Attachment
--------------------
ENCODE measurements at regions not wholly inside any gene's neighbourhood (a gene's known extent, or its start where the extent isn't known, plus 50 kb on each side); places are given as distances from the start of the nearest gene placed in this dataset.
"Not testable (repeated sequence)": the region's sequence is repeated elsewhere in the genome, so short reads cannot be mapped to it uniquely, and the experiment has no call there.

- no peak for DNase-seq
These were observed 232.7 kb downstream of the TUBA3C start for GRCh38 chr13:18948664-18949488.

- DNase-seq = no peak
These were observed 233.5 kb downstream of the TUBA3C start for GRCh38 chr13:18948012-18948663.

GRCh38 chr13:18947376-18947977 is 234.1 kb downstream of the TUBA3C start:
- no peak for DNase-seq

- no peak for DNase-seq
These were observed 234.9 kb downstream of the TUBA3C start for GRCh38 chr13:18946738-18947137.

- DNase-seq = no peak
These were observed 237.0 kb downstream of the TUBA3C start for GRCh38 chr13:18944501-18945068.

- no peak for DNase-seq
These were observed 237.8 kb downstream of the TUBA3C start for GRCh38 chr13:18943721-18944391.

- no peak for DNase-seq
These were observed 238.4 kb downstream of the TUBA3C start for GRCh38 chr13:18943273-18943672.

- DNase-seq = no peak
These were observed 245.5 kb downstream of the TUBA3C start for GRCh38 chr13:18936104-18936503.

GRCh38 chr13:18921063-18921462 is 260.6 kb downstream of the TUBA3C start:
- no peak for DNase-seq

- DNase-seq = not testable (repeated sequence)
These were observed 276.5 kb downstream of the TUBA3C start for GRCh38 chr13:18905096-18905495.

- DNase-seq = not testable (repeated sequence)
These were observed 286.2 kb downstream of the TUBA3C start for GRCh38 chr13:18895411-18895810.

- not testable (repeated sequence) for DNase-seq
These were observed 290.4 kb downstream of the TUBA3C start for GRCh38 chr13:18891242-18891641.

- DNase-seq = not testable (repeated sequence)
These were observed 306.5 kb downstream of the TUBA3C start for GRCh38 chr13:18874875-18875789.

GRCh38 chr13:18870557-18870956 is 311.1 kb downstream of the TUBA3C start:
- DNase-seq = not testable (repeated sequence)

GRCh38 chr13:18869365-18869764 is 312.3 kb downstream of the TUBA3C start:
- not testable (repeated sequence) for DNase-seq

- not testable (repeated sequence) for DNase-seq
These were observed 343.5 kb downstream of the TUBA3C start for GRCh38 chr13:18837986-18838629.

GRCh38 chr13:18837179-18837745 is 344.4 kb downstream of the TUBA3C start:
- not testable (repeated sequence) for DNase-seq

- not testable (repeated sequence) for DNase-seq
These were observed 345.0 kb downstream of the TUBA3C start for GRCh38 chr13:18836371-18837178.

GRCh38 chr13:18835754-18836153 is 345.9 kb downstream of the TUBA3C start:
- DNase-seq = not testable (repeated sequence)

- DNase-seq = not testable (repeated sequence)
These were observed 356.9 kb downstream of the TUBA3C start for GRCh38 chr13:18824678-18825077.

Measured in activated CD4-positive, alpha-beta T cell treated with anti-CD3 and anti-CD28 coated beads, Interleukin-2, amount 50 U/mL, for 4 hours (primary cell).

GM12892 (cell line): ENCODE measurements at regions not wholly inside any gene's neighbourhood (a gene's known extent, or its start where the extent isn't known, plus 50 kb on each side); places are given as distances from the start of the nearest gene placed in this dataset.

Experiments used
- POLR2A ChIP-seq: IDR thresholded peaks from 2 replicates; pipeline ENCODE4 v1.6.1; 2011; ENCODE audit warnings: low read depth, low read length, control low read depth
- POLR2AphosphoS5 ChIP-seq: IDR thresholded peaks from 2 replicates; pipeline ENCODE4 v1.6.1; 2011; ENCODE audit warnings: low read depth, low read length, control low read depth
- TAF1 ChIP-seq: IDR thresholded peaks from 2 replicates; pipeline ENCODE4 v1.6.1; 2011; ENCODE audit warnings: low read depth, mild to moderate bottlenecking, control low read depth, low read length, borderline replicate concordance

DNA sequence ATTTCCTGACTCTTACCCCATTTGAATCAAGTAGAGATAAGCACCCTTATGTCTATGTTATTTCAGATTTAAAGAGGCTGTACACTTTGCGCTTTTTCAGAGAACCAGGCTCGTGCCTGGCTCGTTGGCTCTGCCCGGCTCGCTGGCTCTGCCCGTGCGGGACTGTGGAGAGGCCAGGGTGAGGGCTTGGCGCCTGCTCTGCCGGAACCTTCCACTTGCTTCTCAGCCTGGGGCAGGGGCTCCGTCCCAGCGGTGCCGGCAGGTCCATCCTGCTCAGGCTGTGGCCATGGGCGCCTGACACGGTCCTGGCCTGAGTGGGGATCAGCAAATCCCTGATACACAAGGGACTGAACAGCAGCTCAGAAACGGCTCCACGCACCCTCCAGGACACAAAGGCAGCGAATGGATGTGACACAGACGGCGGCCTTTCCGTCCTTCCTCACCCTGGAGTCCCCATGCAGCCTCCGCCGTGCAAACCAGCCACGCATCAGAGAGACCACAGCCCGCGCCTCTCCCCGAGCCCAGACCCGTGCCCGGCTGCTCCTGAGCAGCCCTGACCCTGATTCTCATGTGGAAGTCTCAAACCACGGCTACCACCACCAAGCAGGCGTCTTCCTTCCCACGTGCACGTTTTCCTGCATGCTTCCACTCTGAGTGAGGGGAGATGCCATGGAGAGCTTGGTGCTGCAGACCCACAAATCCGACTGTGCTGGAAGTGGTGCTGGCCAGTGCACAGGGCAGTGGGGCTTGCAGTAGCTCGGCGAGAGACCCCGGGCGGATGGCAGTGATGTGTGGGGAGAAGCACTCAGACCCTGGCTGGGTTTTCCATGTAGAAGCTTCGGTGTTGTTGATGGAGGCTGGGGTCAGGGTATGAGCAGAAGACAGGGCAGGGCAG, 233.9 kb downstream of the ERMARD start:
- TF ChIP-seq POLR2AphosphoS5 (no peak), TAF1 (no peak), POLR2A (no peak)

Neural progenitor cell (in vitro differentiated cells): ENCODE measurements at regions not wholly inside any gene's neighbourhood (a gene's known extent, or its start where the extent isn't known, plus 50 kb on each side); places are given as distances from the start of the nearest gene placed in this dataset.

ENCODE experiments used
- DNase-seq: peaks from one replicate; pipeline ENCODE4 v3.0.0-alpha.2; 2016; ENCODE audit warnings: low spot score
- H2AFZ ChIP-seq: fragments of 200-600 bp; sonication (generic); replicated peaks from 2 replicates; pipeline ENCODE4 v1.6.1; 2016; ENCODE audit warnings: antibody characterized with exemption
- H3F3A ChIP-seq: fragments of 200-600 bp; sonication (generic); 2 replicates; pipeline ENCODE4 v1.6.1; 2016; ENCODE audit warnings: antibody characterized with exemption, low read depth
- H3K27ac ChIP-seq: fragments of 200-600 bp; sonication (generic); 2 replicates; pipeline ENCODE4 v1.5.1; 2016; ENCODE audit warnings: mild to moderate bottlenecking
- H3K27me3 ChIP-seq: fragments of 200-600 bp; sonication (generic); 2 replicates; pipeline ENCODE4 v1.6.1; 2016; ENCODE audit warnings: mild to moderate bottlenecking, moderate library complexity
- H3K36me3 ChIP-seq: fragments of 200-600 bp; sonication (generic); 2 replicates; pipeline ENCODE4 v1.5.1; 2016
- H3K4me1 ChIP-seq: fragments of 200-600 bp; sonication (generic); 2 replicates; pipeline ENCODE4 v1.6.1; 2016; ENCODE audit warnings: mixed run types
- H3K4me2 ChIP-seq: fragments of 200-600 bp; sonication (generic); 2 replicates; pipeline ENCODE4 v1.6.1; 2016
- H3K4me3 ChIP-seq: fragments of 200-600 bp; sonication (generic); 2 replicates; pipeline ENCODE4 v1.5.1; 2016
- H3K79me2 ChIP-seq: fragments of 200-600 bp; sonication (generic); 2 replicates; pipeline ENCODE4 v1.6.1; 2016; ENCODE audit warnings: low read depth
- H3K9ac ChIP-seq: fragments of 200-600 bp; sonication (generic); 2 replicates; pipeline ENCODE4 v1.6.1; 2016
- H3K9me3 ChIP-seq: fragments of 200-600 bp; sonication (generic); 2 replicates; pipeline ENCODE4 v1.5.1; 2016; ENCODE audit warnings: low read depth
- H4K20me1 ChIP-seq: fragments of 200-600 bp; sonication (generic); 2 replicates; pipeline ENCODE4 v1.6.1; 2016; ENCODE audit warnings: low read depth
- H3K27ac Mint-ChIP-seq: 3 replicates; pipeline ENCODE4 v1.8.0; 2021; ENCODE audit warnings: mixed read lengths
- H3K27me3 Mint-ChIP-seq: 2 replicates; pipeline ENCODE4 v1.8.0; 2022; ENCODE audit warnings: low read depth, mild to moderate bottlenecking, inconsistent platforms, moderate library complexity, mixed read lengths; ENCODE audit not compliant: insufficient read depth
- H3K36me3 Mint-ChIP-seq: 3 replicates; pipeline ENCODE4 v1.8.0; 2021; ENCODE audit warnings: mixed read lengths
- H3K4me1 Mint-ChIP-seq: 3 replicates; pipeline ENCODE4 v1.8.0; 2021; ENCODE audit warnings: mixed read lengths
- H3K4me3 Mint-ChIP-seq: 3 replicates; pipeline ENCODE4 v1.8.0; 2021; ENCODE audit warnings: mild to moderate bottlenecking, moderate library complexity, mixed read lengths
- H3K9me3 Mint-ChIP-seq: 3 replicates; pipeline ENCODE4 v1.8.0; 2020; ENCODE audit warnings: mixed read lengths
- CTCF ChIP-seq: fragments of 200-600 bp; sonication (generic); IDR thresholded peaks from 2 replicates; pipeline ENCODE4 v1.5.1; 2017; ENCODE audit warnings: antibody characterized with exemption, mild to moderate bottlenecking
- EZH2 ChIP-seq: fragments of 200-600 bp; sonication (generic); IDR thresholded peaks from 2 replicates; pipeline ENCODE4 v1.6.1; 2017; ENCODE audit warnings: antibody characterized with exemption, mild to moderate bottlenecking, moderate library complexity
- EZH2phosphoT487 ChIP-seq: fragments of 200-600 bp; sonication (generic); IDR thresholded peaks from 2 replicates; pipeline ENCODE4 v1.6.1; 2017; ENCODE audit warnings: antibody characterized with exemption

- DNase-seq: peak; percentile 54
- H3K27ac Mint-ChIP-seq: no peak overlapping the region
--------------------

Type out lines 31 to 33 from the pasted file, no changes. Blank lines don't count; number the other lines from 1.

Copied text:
GRCh38 chr13:18869365-18869764 is 312.3 kb downstream of the TUBA3C start:
- not testable (repeated sequence) for DNase-seq

- not testable (repeated sequence) for DNase-seq